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Understanding variable disease severity in X-linked retinoschisis: Does RS1 secretory mechanism determine disease severity?


ABSTRACT: X-linked retinoschisis (XLRS) is a retinal degenerative disorder caused by mutations in RS1 gene leading to splitting of retinal layers (schisis) which impairs visual signal processing. Retinoschisin (RS1) is an adhesive protein which is secreted predominantly by the photoreceptors and bipolar cells as a double-octameric complex. In general, XLRS patients show wide clinical heterogeneity, presenting practical challenges in disease management. Though researchers have attempted various approaches to offer an explanation for clinical heterogeneity, the molecular basis has not been understood yet. Therefore, this study aims at establishing a link between the phenotype and genotype based on the molecular mechanism exerted by the mutations. Twenty seven XLRS patients were enrolled, of which seven harboured novel mutations. The mutant constructs were genetically engineered and their secretion profiles were studied by in vitro cell culture experiments. Based on the secretory profile, the patients were categorized as either secreted or non-secreted group. Various clinical parameters such as visual acuity, location of schisis, foveal thickness and ERG parameters were compared between the two groups and control. Although the two groups showed severe disease phenotype in comparison with control, there was no significant difference between the two XLRS groups. However, the secreted group exhibited relatively severe disease indications. On the other hand molecular analysis suggests that most of the RS1 mutations result in intracellular retention of retinoschisin. Hence, clinical parameters of patients with non-secreted profile were analyzed which in turn revealed wide variability even within the group. Altogether, our results indicate that disease severity is not merely dependent on secretory profile of the mutations. Thus, we hypothesize that intricate molecular detail such as the precise localization of mutant protein in the cell as well as its ability to assemble into a functionally active oligomer might largely influence disease severity among XLRS patients.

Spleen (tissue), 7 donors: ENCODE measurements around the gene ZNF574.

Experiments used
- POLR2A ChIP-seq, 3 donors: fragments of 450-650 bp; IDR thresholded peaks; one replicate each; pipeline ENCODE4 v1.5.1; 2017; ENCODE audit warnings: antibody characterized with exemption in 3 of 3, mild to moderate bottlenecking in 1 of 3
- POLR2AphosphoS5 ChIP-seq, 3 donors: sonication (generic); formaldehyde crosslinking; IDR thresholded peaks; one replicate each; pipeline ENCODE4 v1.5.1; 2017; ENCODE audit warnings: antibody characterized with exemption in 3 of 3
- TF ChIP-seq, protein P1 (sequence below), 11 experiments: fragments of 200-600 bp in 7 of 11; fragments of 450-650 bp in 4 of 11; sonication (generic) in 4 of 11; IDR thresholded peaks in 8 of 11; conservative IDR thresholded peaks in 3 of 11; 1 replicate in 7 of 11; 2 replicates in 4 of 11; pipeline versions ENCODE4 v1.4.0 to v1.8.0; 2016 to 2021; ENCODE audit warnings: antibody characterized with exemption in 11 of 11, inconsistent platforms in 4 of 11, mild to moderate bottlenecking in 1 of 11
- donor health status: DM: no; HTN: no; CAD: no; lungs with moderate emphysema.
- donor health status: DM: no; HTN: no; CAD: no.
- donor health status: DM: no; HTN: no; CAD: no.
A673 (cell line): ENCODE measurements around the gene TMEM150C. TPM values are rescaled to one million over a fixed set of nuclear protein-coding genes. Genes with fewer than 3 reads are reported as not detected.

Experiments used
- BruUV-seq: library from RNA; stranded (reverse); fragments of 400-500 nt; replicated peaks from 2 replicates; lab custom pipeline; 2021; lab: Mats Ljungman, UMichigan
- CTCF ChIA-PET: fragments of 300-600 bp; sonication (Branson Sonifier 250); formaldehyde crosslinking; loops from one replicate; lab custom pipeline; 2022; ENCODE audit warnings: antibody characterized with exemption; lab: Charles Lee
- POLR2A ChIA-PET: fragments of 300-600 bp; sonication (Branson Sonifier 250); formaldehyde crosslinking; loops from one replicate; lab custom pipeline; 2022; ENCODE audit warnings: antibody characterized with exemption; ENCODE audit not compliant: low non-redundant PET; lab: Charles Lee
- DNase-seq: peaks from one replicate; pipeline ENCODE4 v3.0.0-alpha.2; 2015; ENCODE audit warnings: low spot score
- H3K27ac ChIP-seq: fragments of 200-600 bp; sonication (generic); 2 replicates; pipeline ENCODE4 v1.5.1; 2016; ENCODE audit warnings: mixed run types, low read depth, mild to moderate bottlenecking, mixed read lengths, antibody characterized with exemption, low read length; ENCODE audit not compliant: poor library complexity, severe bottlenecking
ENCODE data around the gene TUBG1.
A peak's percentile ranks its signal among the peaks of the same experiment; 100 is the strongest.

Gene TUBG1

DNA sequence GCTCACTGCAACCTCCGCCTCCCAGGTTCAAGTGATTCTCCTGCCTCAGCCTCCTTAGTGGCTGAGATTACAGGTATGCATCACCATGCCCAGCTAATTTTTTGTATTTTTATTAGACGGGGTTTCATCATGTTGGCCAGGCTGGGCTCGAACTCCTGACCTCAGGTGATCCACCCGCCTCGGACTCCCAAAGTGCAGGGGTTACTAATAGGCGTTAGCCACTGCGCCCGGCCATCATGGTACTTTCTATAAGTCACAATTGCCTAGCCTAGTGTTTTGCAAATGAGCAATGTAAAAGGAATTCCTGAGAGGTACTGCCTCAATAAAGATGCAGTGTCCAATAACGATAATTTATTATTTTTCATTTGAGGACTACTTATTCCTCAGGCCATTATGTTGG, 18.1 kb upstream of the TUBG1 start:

SUBMITTER: Sudha D 

PROVIDER: S-EPMC5978886 | BioStudies | 2018-01-01

REPOSITORIES: biostudies

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